Amira Pharmaceuticals, a San Diego-based biotechnology company focused on treatments for asthma, chronic obstructive pulmonary disease and other inflammatory conditions, will be acquired by publicly held Bristol-Myers Squibb Co. in an all-cash deal worth as much as $475 million.

Bristol-Myers, based in New York, said the deal is part of its “String of Pearls” strategy, which calls for a targeted set of transactions focused on potential medicines that fill a void in current treatment options. Amira’s therapy for fibrotic diseases falls into that category, said Elliott Sigal, who serves as executive vice president, chief scientific officer and president of research and development for Bristol-Myers.

The lead asset in Amira’s fibrosis program is a drug called AM152, which has completed Phase 1 clinical studies and is ready for additional studies for the treatment of scleroderma and idiopathic pulmonary fibrosis, a deadly buildup of tissue deep in the lungs that can lead to respiratory failure. The deal also includes Amira’s preclinical autotaxin program for neuropathic pain and cancer metastases. Both programs “are world leading and will be in excellent hands,” Amira CEO Bob Baltera said in a July 21 statement.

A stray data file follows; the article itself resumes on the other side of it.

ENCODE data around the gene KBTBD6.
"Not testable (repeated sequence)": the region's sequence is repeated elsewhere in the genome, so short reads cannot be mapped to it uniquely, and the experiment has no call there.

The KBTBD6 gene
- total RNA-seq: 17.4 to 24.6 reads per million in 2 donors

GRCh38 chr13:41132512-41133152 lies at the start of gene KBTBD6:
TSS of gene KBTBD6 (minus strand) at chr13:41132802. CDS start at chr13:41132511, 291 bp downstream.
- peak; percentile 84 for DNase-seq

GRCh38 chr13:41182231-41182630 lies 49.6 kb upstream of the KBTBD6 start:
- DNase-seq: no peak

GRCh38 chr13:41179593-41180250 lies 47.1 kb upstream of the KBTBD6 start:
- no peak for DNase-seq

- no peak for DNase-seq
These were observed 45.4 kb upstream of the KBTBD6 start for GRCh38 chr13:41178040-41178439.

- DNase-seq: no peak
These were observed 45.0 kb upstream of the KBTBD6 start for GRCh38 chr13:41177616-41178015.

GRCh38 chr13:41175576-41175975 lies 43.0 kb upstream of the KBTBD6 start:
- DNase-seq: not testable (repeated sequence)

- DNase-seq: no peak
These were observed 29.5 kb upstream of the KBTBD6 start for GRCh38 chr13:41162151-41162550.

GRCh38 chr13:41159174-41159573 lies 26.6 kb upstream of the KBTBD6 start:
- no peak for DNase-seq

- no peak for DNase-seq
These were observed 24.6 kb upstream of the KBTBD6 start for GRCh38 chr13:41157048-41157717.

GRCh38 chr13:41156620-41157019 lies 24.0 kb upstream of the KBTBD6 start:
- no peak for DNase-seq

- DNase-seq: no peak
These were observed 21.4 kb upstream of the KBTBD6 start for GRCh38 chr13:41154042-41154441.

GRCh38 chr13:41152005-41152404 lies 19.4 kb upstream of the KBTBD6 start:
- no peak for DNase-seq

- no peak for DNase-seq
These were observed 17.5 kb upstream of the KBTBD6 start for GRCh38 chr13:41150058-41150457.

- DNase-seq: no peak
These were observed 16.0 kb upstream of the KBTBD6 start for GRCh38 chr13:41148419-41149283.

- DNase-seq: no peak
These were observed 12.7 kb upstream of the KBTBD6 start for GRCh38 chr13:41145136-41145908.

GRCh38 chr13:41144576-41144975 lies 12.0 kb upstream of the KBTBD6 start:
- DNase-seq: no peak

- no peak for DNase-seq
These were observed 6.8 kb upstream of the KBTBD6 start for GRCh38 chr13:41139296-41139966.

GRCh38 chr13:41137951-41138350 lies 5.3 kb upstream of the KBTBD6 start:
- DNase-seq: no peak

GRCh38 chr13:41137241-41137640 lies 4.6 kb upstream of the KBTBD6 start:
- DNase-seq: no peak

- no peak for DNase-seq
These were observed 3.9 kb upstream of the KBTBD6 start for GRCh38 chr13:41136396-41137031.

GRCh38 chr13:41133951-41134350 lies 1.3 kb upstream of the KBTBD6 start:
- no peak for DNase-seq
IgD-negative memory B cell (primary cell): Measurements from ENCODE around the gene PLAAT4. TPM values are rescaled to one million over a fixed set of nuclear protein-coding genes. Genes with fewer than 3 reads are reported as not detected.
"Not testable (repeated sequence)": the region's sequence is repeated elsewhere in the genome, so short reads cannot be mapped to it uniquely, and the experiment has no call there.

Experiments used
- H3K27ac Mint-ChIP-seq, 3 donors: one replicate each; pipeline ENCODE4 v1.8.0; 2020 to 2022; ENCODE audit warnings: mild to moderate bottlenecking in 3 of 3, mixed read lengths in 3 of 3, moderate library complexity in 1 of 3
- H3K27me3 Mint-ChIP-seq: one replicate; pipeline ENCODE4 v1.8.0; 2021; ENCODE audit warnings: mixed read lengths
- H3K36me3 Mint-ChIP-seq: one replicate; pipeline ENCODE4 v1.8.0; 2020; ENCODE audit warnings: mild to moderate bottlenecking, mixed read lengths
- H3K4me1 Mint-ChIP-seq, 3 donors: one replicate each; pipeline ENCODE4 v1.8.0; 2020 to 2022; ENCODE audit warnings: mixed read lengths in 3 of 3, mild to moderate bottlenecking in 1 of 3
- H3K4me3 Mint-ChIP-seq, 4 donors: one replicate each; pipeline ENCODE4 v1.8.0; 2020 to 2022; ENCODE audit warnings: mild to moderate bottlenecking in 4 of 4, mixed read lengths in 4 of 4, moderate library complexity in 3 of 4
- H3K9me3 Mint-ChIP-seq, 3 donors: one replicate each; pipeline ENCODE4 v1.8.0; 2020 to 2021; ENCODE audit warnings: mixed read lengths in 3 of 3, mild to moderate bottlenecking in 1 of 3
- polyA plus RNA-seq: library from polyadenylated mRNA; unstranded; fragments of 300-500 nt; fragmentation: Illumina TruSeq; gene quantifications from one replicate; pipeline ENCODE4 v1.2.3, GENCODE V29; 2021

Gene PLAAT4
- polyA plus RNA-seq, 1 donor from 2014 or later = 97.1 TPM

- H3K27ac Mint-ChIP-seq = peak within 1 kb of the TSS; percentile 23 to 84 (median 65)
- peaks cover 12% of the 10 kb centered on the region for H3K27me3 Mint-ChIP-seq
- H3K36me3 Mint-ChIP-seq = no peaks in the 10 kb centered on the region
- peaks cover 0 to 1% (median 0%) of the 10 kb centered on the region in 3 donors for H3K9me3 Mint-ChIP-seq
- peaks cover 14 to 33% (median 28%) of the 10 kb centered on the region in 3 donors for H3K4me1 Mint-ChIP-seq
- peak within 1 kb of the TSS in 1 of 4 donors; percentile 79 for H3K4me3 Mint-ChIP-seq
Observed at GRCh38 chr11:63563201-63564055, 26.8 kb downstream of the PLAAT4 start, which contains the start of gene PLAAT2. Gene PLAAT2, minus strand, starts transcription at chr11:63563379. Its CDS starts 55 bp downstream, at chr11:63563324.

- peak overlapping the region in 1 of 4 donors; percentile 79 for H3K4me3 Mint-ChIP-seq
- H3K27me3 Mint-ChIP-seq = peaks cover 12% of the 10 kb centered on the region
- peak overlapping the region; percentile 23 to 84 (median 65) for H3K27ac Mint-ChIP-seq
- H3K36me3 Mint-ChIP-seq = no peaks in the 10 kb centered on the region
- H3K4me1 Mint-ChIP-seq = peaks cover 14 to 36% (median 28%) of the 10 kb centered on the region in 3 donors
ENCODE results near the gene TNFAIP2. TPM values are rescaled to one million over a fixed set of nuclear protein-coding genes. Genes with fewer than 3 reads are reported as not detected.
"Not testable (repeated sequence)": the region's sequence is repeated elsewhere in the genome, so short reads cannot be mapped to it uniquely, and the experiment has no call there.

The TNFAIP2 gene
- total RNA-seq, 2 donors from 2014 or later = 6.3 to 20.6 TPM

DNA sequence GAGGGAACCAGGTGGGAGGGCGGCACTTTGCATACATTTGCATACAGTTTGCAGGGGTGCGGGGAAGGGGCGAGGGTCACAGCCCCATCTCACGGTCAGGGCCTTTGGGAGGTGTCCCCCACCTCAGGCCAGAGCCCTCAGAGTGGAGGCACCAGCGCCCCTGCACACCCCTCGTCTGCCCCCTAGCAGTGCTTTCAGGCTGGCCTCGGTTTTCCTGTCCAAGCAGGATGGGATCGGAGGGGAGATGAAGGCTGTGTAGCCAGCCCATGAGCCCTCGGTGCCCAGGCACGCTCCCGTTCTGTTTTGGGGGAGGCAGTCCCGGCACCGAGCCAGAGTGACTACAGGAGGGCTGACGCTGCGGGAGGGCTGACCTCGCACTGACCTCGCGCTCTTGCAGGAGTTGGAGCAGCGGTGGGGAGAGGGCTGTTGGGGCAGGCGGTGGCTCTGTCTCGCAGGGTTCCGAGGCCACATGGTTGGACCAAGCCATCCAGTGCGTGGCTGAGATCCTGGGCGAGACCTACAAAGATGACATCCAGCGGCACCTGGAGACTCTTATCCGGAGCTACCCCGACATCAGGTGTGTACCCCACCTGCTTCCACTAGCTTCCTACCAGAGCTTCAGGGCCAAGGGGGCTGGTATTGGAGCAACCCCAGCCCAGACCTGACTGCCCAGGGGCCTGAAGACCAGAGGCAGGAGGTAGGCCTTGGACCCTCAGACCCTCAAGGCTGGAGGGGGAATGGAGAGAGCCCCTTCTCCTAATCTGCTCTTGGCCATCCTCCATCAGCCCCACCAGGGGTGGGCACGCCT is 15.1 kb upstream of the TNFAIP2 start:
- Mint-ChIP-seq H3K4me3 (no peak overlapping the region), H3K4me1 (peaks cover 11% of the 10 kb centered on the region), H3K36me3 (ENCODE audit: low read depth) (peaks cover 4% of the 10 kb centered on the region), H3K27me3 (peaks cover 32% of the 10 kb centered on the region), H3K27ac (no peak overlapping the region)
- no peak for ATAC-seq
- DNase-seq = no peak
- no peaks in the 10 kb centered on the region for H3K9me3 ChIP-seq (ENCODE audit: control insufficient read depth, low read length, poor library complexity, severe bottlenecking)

Bristol-Myers will purchase all of Amira’s issued and outstanding shares of capital stock and stock equivalents for $325 million upfront, and pay as much as $150 million as future milestones are reached. The deal is subject to regulatory approvals.

Amira’s history began in 2005 after Merck & Co. Inc. withdrew its research laboratories from San Diego. Some of Merck’s top scientists — including those who worked on blockbuster drugs Singulair for asthma and Vioxx for arthritis — stuck together to form the privately held company.

Located in the Mira Mesa area, Amira has 25 employees. Bristol-Myers will retain the scientists who work on both of the acquired programs and keep them in San Diego. A company spokesman was not able to say how many scientists work on the programs or what the future holds for remaining workers.

— Kelly Quigley